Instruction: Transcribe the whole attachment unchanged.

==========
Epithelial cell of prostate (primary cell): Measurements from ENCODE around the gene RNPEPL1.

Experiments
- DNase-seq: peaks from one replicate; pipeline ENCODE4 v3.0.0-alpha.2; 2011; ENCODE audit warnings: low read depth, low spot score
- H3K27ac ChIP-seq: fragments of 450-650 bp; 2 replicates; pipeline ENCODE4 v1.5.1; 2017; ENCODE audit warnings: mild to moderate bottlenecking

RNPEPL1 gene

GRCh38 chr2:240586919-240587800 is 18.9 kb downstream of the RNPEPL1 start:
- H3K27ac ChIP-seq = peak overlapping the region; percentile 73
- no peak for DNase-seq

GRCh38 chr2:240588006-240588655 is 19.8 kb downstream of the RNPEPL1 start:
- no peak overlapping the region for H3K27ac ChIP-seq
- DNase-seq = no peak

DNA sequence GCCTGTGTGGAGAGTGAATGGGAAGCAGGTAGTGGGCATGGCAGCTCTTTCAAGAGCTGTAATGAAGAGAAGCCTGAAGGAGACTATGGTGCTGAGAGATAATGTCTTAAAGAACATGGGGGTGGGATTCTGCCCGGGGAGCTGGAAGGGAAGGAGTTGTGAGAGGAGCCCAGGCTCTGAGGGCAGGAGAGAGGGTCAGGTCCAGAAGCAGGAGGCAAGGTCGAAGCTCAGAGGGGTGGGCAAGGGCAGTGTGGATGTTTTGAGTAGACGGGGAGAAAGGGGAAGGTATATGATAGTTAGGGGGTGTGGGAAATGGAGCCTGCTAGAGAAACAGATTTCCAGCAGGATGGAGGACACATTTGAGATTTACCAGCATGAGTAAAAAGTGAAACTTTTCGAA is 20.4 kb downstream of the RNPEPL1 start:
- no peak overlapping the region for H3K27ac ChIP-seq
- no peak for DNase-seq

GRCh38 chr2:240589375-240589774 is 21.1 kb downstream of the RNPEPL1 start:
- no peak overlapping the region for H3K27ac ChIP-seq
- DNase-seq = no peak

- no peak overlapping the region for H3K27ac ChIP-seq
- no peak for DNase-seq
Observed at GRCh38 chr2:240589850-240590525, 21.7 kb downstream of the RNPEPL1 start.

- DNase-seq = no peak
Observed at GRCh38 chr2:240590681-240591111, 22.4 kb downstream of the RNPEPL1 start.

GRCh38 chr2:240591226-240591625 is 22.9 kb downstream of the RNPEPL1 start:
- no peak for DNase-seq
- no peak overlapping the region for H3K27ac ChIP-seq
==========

Epithelial cell of prostate (primary cell): Measurements from ENCODE around the gene RNPEPL1.

Experiments
- DNase-seq: peaks from one replicate; pipeline ENCODE4 v3.0.0-alpha.2; 2011; ENCODE audit warnings: low read depth, low spot score
- H3K27ac ChIP-seq: fragments of 450-650 bp; 2 replicates; pipeline ENCODE4 v1.5.1; 2017; ENCODE audit warnings: mild to moderate bottlenecking

RNPEPL1 gene

GRCh38 chr2:240586919-240587800 is 18.9 kb downstream of the RNPEPL1 start:
- H3K27ac ChIP-seq = peak overlapping the region; percentile 73
- no peak for DNase-seq

GRCh38 chr2:240588006-240588655 is 19.8 kb downstream of the RNPEPL1 start:
- no peak overlapping the region for H3K27ac ChIP-seq
- DNase-seq = no peak

DNA sequence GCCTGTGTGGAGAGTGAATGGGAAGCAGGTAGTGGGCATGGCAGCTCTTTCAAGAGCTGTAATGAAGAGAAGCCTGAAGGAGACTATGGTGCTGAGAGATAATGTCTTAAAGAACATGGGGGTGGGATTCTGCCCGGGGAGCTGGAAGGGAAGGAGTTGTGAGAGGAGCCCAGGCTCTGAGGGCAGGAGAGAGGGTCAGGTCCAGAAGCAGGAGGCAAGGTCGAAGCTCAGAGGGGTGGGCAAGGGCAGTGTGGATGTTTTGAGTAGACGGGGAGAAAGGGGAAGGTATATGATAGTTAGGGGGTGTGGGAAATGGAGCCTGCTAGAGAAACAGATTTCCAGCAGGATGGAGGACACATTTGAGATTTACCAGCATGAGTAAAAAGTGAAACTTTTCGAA is 20.4 kb downstream of the RNPEPL1 start:
- no peak overlapping the region for H3K27ac ChIP-seq
- no peak for DNase-seq

GRCh38 chr2:240589375-240589774 is 21.1 kb downstream of the RNPEPL1 start:
- no peak overlapping the region for H3K27ac ChIP-seq
- DNase-seq = no peak

- no peak overlapping the region for H3K27ac ChIP-seq
- no peak for DNase-seq
Observed at GRCh38 chr2:240589850-240590525, 21.7 kb downstream of the RNPEPL1 start.

- DNase-seq = no peak
Observed at GRCh38 chr2:240590681-240591111, 22.4 kb downstream of the RNPEPL1 start.

GRCh38 chr2:240591226-240591625 is 22.9 kb downstream of the RNPEPL1 start:
- no peak for DNase-seq
- no peak overlapping the region for H3K27ac ChIP-seq